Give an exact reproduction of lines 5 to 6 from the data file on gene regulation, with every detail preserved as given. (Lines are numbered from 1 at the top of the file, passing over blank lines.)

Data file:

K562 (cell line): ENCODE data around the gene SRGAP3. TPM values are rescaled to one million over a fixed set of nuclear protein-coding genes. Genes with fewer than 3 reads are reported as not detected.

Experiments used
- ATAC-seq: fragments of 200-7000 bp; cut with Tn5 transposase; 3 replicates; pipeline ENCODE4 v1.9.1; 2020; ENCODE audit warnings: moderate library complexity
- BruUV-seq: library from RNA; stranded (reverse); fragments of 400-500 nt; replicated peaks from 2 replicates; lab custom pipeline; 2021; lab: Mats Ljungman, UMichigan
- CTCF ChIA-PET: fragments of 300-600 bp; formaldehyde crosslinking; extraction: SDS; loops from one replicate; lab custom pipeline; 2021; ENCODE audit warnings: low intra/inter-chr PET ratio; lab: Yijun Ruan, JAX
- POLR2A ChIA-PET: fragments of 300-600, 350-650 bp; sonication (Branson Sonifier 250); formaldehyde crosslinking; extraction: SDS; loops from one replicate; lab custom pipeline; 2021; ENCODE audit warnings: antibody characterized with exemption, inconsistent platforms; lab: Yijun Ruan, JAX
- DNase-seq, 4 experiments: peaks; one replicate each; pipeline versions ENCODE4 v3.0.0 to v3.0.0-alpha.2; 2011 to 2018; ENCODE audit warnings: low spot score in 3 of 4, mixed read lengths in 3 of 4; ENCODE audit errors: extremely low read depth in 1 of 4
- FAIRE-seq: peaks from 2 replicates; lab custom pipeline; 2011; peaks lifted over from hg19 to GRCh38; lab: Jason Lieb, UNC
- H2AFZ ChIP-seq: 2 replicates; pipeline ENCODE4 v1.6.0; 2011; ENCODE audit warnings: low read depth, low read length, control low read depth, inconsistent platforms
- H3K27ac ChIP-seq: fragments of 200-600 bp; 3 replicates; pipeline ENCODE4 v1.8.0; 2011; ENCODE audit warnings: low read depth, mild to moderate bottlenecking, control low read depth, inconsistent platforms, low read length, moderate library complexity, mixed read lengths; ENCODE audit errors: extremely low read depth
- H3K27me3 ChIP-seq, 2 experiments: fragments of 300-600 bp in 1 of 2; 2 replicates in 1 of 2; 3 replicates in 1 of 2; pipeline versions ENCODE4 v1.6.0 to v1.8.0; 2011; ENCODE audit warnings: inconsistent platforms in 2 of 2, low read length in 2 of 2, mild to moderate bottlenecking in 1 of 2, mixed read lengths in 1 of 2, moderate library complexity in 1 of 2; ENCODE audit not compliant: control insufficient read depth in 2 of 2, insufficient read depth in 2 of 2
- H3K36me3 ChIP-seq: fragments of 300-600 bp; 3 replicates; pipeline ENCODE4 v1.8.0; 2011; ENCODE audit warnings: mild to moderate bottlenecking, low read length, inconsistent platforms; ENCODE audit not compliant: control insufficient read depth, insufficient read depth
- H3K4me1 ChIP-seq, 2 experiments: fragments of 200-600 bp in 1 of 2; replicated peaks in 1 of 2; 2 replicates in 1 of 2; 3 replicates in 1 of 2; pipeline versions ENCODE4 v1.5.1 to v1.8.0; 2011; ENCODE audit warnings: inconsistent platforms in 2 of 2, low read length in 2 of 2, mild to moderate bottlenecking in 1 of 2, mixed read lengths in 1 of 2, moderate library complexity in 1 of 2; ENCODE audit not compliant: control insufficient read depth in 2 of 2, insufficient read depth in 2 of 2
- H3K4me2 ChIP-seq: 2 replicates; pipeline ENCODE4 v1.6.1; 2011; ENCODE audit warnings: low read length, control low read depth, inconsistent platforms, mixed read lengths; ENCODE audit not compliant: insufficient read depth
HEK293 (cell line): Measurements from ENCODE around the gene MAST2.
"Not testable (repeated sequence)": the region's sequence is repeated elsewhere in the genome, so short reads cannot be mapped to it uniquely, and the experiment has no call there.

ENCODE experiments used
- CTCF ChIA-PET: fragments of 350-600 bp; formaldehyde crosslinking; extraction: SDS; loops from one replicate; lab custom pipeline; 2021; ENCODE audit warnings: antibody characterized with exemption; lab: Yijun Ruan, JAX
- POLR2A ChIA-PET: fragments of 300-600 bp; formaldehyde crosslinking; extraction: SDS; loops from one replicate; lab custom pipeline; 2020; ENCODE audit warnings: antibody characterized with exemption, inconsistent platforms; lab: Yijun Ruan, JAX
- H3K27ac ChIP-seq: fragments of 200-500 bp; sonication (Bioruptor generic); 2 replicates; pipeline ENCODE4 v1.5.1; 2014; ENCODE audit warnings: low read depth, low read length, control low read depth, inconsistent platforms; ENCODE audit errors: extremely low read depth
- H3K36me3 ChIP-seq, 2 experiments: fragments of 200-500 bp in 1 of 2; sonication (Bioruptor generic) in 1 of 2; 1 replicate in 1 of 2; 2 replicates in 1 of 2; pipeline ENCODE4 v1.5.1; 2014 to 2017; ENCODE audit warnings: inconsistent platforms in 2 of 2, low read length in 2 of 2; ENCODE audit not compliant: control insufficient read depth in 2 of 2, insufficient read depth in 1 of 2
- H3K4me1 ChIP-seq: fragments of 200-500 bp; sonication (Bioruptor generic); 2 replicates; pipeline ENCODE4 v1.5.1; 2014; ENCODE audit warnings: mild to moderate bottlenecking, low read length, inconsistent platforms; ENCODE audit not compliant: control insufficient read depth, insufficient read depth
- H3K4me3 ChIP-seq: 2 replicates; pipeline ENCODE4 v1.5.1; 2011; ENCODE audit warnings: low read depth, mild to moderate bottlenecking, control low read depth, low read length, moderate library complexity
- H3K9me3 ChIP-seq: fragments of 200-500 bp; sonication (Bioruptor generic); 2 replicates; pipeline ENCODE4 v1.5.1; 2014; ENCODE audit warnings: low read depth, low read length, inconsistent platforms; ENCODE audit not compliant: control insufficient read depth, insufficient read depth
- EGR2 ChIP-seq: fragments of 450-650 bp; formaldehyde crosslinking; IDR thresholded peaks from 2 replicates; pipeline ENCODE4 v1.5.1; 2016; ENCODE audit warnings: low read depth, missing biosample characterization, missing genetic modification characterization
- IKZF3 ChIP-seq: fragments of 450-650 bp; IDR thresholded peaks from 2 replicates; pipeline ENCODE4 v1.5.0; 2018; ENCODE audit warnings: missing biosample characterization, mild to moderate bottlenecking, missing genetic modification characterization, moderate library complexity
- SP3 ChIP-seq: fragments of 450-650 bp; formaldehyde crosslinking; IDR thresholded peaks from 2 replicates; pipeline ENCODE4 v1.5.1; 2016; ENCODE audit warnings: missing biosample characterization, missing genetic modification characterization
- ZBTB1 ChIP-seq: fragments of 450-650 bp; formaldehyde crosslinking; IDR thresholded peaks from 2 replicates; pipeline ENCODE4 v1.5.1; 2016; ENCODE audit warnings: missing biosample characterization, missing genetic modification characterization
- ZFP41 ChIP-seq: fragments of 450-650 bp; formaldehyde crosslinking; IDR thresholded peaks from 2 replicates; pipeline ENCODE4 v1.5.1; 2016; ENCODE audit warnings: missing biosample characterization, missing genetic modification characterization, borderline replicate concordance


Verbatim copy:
- CTCF ChIA-PET: fragments of 300-600 bp; formaldehyde crosslinking; extraction: SDS; loops from one replicate; lab custom pipeline; 2021; ENCODE audit warnings: low intra/inter-chr PET ratio; lab: Yijun Ruan, JAX
- POLR2A ChIA-PET: fragments of 300-600, 350-650 bp; sonication (Branson Sonifier 250); formaldehyde crosslinking; extraction: SDS; loops from one replicate; lab custom pipeline; 2021; ENCODE audit warnings: antibody characterized with exemption, inconsistent platforms; lab: Yijun Ruan, JAX